Newsboys: Inspired by the story of his Monterey father, author explores essence of street smarts

Peninsula Premier Admin

Vince DiGirolamo grew up hearing about his father, George DiGirolamo’s move to Monterey in 1936, a 9-year-old newsboy from Boston, who hit the streets selling papers for the Monterey Herald. DiGirolamo found that interesting and imagined others would, too, but he had to figure out what made his father’s experience worth sharing — and how best to do so.

Plenty of people grow up hearing family stories and go on to retell some version of what they remember, but most don’t write books about them. Those who do seem to listen with a different ear, gathering the details in a larger context to help deliver the message, make it memorable, give readers a reason to care.

DiGirolamo graduated cum laude from UC Berkeley’s School of Journalism in 1978 with a minor in ethnic studies. He received an master’s in comparative social history from UC Santa Cruz in 1989, followed by a year of independent study at the University of Leeds, and then did doctoral work in history at Princeton University, where he received his Ph.D. in 1997. Rather than resting on the laurels of his education, he decided to do something with his ability to research and craft a story.

He wrote a book.

(Courtesy photo)

“I went to graduate school, armed with lots of background stories and interests,” he said. “But when writing, when I’m looking around for subjects to investigate, in addition to a family connection, there has to be an intellectual reason, a problematic focus that would get the green light from graduate schools and publishers.”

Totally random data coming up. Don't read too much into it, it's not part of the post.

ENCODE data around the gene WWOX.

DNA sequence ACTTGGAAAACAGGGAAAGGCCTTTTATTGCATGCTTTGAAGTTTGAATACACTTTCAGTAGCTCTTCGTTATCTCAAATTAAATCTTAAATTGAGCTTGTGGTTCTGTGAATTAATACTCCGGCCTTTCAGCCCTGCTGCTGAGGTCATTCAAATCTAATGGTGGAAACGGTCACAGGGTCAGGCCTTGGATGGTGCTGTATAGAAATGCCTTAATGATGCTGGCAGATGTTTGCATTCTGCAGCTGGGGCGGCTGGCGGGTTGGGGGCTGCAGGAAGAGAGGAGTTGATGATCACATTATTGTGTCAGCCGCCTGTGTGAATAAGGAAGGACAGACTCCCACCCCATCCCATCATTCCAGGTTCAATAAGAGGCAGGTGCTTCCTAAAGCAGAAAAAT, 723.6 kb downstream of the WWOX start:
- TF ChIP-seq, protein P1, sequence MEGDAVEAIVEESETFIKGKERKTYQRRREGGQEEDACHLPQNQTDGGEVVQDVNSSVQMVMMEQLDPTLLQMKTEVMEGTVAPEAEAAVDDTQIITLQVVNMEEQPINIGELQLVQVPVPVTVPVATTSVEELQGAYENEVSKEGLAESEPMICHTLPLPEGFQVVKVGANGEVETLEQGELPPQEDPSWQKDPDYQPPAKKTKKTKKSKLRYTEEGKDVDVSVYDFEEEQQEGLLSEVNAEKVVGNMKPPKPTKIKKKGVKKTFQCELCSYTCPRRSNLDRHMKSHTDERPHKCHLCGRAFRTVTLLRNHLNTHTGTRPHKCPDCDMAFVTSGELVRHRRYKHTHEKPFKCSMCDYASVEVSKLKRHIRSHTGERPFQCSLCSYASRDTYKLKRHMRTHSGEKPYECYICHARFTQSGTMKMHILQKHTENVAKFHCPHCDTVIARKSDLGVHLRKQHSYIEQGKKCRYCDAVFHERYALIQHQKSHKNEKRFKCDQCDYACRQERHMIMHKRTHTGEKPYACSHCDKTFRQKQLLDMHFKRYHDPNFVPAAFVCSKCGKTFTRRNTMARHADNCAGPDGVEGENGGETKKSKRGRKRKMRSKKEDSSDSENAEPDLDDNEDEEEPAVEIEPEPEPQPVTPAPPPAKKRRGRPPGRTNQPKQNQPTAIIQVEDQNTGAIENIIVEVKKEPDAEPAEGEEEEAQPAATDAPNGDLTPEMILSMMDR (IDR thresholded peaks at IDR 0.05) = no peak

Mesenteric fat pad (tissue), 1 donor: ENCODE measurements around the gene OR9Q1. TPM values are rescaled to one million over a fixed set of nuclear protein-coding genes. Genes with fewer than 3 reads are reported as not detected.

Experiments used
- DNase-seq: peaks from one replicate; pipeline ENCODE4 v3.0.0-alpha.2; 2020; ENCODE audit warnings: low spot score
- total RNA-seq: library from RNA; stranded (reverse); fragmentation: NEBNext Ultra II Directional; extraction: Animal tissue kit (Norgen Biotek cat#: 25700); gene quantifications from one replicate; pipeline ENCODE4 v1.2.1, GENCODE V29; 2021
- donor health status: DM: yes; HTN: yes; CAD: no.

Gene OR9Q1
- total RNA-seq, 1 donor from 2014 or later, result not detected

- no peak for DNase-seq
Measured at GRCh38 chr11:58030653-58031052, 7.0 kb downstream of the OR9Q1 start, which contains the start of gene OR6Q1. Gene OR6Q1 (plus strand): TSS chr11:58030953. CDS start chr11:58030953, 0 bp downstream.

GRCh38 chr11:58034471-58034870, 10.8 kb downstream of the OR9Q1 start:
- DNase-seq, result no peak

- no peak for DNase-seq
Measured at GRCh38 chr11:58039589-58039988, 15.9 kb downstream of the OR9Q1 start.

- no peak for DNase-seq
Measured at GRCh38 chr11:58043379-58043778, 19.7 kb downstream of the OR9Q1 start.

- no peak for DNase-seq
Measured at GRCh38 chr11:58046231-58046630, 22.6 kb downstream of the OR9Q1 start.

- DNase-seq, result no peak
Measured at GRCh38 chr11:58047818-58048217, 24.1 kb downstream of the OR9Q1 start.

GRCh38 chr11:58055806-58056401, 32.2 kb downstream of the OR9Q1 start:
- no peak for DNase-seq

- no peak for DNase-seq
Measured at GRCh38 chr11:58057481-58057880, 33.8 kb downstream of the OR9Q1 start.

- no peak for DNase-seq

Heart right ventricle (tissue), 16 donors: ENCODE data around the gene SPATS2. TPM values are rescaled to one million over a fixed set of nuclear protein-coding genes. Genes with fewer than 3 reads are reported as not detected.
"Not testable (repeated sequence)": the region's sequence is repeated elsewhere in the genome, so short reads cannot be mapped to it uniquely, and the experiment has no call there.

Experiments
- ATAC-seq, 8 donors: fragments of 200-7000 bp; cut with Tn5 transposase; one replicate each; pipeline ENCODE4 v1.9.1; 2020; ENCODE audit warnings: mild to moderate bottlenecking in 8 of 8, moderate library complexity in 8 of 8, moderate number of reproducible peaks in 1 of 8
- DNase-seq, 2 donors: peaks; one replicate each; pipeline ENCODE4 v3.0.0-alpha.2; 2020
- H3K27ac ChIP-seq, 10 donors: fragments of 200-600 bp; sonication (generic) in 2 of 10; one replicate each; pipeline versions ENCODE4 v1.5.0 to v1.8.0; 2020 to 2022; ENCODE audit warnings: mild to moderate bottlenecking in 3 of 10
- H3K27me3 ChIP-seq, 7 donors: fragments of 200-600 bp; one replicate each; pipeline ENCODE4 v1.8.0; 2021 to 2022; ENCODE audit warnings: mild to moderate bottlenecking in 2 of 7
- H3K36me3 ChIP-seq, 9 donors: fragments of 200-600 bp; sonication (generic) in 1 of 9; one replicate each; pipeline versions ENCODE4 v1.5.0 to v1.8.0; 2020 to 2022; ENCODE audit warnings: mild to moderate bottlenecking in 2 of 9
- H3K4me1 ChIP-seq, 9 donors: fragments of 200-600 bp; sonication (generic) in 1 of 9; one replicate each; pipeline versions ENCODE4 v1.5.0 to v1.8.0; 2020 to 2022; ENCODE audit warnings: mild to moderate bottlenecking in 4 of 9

DiGirolamo settled on a book that would explore the romantic and rogue notions of the newsboy, without actually promoting either in his portrayal.

“When we read about journalism,” he said, “it tends to focus on editors and reporters. But this level of the trade is fascinating. I wanted to look at the economic activity in the lives of young newsboys, to explore how they developed their world views, class perspective, and personal expectations. I knew, by studying the children of this early workforce, I could shed light on cultural, gender, and economic histories.”

DiGirolamo realized that biting off more than he can chew, unsure of what he’s getting into, is one of his specialties. While investigating and writing, “Crying the News, A History of America’s Newsboys,” the author took on a monumental project that went beyond delivering a tribute to his father, to exploring early and contemporary working-class life and the role of petty commerce in making ends meet. From conceptualizing the topic to writing thematic essays about it in graduate school, to developing it into a book, he says, the project took about 30 years.

“Through stories and film, we think we know all about the newsboys, those snotty-nosed little wise guys, bootstrap-pullers,” he said, “who raised themselves and achieved upward mobility through entrepreneurship. This particular view of them is pretty important, as it affected social policy while protecting the use of this labor source by the newspapers.”